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US supermajor ExxonMobil and engineering firm Mosaic Materials have entered into an agreement to explore technology that can remove carbon dioxide from emissions sources

blue 88068 640ExxonMobil is evaluating multiple pathways to reduce costs of carbon capture technology. (Image source: Emilian Robert Vicol/Pixabay)

Mosaic Materials has researched on a unique process that uses porous solids, known as metal-organic frameworks, to separate carbon dioxide from the air or flue gas.

Vijay Swarup, vice-president of research and development for ExxonMobil Research and Engineering Company, said, “New technologies in carbon capture will be critical enablers for us to meet growing energy demands while reducing emissions.”

“Our agreement with Mosaic expands our carbon capture technology research portfolio, which is evaluating multiple pathways, including evaluation of carbonate fuel cells and direct air capture, to reduce costs and enable large-scale deployment. Adding Mosaic’s approach will allow us to build on their work to evaluate the potential for this technology to have a meaningful impact in reducing carbon dioxide emissions,” he added.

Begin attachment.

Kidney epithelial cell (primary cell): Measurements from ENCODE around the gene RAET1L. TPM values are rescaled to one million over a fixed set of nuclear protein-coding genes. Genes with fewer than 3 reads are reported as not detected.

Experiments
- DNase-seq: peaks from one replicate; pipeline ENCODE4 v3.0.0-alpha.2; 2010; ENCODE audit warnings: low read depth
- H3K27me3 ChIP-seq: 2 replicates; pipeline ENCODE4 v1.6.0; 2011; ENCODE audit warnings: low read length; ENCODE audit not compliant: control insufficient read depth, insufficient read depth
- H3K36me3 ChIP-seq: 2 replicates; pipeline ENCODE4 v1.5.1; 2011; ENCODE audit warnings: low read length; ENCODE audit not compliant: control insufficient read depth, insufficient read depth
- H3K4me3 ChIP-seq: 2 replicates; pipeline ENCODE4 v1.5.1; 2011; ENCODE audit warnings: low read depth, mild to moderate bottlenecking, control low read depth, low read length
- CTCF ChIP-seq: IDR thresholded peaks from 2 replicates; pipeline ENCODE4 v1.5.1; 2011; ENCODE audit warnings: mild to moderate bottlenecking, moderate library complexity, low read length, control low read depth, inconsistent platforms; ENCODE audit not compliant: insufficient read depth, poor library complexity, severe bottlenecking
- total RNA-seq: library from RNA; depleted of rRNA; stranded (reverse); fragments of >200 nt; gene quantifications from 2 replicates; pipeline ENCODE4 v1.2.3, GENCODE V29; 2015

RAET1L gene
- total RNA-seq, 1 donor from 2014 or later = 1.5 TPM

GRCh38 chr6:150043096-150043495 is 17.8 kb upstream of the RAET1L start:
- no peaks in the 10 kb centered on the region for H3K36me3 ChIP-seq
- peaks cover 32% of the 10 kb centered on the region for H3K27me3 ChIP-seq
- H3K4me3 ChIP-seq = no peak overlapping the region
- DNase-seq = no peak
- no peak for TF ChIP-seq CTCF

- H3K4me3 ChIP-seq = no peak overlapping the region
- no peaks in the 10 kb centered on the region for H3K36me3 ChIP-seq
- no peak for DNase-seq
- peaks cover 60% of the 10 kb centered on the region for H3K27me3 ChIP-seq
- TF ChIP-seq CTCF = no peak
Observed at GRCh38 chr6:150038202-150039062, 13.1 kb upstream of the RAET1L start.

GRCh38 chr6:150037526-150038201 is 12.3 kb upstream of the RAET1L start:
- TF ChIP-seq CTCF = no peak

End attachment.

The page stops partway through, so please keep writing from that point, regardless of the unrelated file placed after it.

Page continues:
Thomas McDonald, CEO of Mosaic Materials, commented, “Through this agreement with ExxonMobil, we look to accelerate the pace of our development and demonstrate the business and environmental benefits that our technology can offer.”

“Our proprietary technology allows us to separate carbon dioxide from nearly any gas mixture using moderate temperature and pressure changes, substantially increasing energy efficiency and decreasing costs,” he noted.

Mosaic Materials’ agreement with ExxonMobil is part of Mosaic’s commitment to accelerate the impact of its innovative, low-cost technology.